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Protecting NC Water Quality Rooted in Solutions, Literally

The Southern Appalachian Highlands Conservancy maintains Laurel Ridge Preserve, which adjoins Asheville Watershed land. (SAHC)
The Southern Appalachian Highlands Conservancy maintains Laurel Ridge Preserve, which adjoins Asheville Watershed land. (SAHC)
September 26, 2017

BLACK MOUNTAIN, N.C. – In many parts of North Carolina, riverfronts are becoming prime real estate, with cities such as Asheville now developing their waterways for public and private use. While development is largely good for the economy, many of the state's land conservancies are working to make sure it doesn't put water quality at risk.

The Southern Appalachian Highlands Conservancy is taking steps to prevent erosion and sedimentation from seeping into area waterways.

Communications director Angela Shepherd explains why they look at the larger picture.

"It's a snowball effect, so if you have bad water quality at the headwaters, then you're going to have problems throughout the course of the waterway," she explains. "We really focus on protecting those lands to keep things from washing in."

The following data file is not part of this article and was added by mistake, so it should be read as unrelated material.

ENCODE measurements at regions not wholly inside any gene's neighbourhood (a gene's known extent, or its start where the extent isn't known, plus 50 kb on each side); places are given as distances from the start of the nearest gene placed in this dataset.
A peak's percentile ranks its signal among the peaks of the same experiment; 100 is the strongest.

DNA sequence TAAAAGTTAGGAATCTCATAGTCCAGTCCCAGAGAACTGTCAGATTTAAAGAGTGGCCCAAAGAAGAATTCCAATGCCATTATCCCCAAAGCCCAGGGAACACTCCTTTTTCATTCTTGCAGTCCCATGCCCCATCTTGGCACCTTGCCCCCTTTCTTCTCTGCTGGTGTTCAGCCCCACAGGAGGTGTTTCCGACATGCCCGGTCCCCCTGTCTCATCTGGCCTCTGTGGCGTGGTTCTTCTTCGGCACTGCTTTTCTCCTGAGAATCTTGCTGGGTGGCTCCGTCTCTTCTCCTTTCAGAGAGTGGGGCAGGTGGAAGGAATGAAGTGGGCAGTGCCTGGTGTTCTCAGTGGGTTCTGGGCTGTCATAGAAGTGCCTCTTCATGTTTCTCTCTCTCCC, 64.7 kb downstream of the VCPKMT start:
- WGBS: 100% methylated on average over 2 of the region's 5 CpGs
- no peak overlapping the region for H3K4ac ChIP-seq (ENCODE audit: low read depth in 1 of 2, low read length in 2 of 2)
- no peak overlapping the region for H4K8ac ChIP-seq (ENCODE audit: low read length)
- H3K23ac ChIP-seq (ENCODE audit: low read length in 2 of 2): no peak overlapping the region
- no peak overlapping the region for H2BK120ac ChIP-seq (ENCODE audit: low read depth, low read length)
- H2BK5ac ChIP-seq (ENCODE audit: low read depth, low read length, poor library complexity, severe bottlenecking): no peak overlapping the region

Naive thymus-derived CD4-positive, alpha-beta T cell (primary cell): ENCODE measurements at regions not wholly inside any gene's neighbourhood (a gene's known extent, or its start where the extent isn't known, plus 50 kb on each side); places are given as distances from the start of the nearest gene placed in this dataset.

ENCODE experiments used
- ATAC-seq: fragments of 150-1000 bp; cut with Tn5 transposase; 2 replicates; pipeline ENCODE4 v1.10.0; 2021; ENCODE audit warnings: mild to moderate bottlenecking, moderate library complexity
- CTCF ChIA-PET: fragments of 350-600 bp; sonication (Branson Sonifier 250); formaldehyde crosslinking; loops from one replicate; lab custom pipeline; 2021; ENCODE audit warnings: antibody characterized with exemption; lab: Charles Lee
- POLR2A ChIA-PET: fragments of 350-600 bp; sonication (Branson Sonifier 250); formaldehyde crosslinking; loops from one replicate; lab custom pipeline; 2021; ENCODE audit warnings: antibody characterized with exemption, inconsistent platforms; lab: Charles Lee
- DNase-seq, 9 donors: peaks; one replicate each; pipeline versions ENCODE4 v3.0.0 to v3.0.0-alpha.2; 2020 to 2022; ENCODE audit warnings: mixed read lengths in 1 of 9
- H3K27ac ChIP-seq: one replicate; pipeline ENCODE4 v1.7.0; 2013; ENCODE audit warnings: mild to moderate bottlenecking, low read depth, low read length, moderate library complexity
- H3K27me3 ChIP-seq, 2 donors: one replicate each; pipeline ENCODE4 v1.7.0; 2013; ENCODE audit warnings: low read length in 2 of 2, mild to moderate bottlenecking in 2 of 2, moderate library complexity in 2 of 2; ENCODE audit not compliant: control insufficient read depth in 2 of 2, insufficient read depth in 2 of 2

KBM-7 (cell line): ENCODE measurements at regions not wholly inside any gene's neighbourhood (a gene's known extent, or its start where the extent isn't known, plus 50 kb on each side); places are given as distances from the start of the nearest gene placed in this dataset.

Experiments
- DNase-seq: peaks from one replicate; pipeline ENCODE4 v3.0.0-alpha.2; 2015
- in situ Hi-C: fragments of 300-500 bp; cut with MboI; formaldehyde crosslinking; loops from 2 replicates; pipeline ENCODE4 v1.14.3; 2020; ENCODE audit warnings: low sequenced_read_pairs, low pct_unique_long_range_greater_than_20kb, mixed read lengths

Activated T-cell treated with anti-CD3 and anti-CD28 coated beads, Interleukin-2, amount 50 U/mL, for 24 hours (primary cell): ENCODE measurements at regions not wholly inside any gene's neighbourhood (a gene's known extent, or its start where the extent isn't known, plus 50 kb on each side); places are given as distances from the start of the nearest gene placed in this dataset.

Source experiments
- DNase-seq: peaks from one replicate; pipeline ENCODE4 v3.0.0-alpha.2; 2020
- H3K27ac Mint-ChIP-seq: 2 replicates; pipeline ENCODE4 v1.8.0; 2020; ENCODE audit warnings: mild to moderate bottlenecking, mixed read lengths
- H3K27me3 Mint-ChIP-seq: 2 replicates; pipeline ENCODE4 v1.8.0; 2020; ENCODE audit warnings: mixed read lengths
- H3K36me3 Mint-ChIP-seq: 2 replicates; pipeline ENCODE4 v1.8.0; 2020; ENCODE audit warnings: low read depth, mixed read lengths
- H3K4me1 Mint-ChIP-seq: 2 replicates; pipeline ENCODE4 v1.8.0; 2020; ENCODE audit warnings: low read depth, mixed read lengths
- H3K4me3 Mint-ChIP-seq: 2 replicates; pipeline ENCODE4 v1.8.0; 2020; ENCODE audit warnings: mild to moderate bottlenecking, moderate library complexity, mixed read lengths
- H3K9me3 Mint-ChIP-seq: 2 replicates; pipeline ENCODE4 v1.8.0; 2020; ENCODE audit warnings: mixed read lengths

Sedimentation is the number one pollutant in western North Carolina water. The Conservancy recently purchased 200 acres near the headwaters of the Catawba River, near Black Mountain. The property is near the Broad River, which empties into the Atlantic Ocean, and the Catawba River, which eventually flows into the Gulf of Mexico.

Garrett Artz, executive director of RiverLink in Asheville, says people often overestimate the actual cost of protecting the state's waterways. He says many times it just comes down to planting brush and shrubs.

"Developers and farms think this is going to be this costly thing, but it really isn't," he says. "If more people did it, more people took care of the buffer zone, repairing buffers along their stream, it wouldn't cost a lot. It would just make a big, big impact."

Shepherd says because land conservancies such as hers often cross county and state borders, they're able to consider the big picture to ensure overall health and protection of the water.

"You're talking about a system, it's like a body system, it's like a circulatory system, and so in order to make sure that entire system is working and is healthy and is providing what we need to our communities, we have to look at it in a holistic way," she adds.

In addition to improving water quality, maintaining barriers along streams and rivers is helpful to wildlife that live along the edge of the water.

Stephanie Carson, Public News Service - NC